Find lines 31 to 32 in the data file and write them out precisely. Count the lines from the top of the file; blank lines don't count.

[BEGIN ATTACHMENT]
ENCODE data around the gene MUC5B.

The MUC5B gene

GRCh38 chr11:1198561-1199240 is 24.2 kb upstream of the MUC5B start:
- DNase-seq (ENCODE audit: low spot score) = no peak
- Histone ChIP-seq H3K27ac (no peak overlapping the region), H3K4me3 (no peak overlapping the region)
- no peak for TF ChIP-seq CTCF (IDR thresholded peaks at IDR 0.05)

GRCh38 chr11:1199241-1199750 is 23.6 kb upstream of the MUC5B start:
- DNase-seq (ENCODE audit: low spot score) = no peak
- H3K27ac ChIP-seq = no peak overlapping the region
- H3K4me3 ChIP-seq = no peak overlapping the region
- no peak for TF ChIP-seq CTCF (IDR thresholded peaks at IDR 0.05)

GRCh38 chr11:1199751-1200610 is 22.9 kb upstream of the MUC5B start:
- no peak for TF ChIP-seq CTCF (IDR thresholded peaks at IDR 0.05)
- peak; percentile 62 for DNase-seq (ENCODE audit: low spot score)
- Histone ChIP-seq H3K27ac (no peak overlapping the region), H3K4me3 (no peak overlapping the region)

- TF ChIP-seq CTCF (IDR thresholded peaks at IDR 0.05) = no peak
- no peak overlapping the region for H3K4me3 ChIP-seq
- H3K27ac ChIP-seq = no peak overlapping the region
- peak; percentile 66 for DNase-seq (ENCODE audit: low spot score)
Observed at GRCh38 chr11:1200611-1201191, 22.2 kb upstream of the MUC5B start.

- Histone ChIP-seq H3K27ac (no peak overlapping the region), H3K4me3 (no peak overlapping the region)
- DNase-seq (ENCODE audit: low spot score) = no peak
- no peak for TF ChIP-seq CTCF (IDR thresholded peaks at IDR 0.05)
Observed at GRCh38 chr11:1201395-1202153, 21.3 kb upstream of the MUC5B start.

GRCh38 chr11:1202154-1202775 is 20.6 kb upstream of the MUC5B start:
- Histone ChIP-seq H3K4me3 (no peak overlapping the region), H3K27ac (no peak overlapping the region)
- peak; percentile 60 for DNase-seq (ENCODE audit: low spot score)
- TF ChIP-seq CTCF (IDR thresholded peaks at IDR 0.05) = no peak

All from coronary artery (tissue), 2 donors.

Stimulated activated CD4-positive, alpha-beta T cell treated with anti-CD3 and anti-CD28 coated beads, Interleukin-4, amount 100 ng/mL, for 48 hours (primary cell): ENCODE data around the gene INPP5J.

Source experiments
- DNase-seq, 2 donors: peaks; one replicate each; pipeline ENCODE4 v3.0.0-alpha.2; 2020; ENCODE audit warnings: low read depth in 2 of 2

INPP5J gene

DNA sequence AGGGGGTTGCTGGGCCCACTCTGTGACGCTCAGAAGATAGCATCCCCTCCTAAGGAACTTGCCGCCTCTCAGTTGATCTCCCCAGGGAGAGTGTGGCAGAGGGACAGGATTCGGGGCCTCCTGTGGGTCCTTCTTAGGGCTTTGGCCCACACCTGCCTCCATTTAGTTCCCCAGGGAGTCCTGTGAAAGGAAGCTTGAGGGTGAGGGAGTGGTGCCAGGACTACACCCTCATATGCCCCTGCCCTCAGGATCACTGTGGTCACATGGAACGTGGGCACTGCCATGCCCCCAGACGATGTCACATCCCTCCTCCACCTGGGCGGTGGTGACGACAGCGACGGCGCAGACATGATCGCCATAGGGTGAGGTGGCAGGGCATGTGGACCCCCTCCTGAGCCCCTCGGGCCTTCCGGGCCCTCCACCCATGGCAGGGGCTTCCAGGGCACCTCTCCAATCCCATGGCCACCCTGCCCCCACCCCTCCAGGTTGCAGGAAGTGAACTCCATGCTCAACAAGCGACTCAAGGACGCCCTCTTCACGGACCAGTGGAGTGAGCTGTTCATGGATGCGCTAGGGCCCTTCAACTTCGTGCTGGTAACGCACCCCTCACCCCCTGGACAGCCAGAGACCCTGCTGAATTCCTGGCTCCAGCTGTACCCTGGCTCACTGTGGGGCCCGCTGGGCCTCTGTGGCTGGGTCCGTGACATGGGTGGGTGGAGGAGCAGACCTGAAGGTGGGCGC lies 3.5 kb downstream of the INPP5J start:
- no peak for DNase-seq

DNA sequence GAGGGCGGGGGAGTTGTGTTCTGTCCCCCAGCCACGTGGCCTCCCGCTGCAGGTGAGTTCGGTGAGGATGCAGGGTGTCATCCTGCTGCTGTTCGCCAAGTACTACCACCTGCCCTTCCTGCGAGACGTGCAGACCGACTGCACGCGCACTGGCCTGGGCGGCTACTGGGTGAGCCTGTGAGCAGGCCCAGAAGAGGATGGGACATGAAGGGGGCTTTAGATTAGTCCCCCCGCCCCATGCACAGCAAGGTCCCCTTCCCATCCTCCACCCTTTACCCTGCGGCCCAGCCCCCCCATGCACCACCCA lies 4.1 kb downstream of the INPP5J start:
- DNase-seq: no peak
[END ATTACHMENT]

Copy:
Source experiments
- DNase-seq, 2 donors: peaks; one replicate each; pipeline ENCODE4 v3.0.0-alpha.2; 2020; ENCODE audit warnings: low read depth in 2 of 2